First of all, the first universities were not simply meant to study religion at all (in fact Charlemagne ordered his educational reforms simply because there weren't enough literate persons), they were often relatively broad schooling programs, including the trivium and quadrivium, which included logic, geometry and astronomy.

Second, that the lower classes were forbidden to read or write is simply false. The majority of them couldn't, of course, but the same went for every single century of human history: they weren't actively discouraged at all, the financial wealth needed to be able to send your children to school and not have them help in your profession was simply unavailable for most people. Again, this is simply true for the majority of human history.

 

It's hard to make discoveries about reallity when you only look in books of make believe that tell you things like the world is flat, bats are birds, flying horses are real, unicorns exist- and all the rest of the absurdities and impossibilities contained in ALL fairy tales, holy or otherwise.

 

Which is perhaps why, if and when abbots and priests learned about Ancient works from the Greeks that had been preserved in the East (usually by Nestorian monks), they tracked these works down and brought them back to Western Europe, where they were studied, copied and taught at... universities.

All of which as a result of the Neo-Platonism that Christianity had embraced by the end of the Fourth Century CE.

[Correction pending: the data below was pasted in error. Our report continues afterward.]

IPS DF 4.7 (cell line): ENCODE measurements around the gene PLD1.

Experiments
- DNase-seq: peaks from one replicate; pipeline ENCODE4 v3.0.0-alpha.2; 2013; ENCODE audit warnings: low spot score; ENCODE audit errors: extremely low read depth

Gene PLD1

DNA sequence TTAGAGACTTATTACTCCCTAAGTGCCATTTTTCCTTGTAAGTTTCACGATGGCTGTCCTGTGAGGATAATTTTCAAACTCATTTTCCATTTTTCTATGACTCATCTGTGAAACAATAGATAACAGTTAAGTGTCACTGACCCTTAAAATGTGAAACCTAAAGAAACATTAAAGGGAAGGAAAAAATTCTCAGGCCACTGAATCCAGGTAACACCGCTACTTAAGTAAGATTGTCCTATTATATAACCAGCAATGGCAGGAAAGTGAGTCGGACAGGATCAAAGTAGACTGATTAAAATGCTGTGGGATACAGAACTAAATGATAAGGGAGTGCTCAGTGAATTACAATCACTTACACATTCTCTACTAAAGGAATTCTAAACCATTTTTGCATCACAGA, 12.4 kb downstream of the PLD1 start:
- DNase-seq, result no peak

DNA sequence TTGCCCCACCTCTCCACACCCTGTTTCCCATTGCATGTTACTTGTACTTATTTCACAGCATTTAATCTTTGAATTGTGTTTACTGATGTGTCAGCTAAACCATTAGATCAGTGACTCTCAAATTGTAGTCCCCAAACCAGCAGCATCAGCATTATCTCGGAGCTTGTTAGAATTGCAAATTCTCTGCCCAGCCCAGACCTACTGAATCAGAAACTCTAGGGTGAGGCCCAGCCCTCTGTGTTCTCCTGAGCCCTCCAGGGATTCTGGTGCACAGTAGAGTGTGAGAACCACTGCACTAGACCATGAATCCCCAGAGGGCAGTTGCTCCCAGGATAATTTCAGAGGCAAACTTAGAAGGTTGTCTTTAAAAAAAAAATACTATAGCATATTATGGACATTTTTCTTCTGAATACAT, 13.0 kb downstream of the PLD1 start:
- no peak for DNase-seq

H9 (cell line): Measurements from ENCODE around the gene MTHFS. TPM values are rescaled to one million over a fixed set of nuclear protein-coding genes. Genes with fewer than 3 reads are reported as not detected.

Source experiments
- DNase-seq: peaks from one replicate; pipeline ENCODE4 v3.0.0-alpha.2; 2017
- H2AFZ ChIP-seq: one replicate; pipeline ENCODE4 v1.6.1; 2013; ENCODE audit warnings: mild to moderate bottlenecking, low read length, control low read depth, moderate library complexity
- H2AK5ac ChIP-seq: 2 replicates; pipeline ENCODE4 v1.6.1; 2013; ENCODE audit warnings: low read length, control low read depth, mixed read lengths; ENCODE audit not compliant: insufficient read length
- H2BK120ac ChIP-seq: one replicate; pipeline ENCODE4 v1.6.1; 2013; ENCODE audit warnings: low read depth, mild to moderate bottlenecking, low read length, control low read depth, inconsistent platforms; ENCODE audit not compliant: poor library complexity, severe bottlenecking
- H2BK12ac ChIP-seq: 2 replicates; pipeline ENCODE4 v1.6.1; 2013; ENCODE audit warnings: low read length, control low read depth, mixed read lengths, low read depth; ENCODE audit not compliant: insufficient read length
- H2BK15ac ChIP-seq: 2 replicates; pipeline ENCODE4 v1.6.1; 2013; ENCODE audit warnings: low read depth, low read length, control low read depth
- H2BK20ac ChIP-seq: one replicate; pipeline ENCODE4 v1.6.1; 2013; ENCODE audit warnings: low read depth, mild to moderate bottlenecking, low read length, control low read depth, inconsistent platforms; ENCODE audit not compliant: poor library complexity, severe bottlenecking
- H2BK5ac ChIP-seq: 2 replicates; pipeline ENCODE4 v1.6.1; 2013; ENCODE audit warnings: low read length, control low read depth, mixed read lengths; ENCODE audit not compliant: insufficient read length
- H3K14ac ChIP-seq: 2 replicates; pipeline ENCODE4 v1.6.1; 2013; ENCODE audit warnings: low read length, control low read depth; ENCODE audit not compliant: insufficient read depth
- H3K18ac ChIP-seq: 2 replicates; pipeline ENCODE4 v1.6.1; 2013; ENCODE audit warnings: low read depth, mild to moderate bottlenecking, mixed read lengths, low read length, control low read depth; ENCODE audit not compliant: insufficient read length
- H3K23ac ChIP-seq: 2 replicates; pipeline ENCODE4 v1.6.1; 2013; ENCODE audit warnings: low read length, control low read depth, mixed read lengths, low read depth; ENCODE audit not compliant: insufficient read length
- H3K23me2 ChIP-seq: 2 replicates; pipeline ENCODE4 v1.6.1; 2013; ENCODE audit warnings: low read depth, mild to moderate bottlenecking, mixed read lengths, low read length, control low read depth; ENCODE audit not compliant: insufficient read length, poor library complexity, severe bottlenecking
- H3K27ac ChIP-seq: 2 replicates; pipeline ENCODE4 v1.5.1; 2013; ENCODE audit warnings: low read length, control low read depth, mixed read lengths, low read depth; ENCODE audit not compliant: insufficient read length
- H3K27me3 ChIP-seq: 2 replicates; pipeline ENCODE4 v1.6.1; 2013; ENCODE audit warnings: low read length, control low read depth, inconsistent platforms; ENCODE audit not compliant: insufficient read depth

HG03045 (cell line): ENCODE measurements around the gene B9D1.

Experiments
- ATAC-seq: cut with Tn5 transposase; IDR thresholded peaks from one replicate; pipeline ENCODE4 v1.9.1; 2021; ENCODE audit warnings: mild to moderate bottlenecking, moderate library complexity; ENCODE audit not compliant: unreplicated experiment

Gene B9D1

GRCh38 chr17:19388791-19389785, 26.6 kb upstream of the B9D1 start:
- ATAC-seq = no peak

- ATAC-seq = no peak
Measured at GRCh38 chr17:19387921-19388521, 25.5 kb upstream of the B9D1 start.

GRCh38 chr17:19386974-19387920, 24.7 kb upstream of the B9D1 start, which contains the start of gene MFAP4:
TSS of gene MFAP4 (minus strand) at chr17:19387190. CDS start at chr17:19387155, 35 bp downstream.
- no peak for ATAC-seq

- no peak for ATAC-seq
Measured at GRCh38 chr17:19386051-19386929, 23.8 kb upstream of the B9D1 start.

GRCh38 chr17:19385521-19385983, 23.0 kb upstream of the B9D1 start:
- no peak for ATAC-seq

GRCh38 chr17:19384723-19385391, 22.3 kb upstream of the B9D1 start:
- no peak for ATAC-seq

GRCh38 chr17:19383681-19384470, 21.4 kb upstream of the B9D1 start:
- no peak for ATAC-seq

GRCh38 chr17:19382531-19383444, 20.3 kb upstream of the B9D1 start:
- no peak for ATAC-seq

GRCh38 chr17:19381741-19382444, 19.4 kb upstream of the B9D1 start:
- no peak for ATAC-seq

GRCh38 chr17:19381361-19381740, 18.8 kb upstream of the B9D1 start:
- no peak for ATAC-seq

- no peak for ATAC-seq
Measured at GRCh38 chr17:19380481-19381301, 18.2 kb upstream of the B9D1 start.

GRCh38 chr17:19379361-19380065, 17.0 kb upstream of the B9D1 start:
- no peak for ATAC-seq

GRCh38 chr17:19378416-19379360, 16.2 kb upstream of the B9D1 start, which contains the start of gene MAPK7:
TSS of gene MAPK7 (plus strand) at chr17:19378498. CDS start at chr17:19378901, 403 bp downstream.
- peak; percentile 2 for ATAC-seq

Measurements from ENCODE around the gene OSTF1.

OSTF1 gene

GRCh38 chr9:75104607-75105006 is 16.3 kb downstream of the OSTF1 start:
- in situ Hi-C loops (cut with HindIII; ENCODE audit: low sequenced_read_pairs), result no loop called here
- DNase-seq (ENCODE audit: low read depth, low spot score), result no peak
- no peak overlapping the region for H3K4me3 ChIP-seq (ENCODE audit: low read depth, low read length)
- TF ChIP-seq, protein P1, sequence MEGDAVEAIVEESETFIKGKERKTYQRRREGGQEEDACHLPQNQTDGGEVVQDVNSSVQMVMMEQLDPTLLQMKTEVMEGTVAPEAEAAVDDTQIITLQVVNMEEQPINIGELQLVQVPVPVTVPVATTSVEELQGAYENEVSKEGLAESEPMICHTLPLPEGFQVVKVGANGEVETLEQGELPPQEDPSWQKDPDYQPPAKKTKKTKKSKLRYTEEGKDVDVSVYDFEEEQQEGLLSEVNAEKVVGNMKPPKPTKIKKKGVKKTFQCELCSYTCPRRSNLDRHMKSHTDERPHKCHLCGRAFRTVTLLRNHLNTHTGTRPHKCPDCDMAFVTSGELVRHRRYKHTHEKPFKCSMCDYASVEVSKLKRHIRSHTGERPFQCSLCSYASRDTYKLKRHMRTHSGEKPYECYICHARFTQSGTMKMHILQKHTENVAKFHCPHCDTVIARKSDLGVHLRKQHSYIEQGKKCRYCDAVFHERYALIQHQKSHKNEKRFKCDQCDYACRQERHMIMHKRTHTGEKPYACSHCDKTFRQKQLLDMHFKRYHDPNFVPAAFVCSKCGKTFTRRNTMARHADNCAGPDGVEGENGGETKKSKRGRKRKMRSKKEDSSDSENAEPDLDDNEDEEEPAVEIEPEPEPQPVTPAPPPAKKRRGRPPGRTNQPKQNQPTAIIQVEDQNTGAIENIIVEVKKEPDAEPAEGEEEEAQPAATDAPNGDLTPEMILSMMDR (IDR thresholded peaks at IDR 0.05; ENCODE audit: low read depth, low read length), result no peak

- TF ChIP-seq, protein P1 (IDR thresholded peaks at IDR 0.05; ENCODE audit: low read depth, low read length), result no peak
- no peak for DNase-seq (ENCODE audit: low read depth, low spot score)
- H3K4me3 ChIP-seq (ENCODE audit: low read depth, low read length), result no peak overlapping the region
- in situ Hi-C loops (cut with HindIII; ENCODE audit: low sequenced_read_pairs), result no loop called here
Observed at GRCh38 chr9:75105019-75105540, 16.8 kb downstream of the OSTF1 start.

It's hard to make discoveries when you don't look, study, measure, test, hypothesize, theorize, and retest what is really there- aka science.

 

Erm, you do realise that what you're describing right now is the modern scientific method, which -by definition- was only practised in the modern times, right? The Greeks didn't do this either; natural philosophy is a different methodology than modern scientific analysis.

However, there's simply no question that the building blocks of modern science were laid in these supposedly dark Middle Ages. The names of these pioneers of the scientific method - Thomas Bradwardine, Thomas Bradwardine, William Heytesbury, John Dumbleton - deserve to be better known, since they were the first to engage in many of these activities.

 

Discoveries are now being made at an ever increasing rate and there is planty of politcal chaos.

 

I'd hazard a guess that the political chaos of the Sixth Century was quite a bit worse than what we see now.

 

The Inquisition and the use of torture and torture devices is history- it happened.

 

Just very much exagerrated and mythicised in the minds of the general public.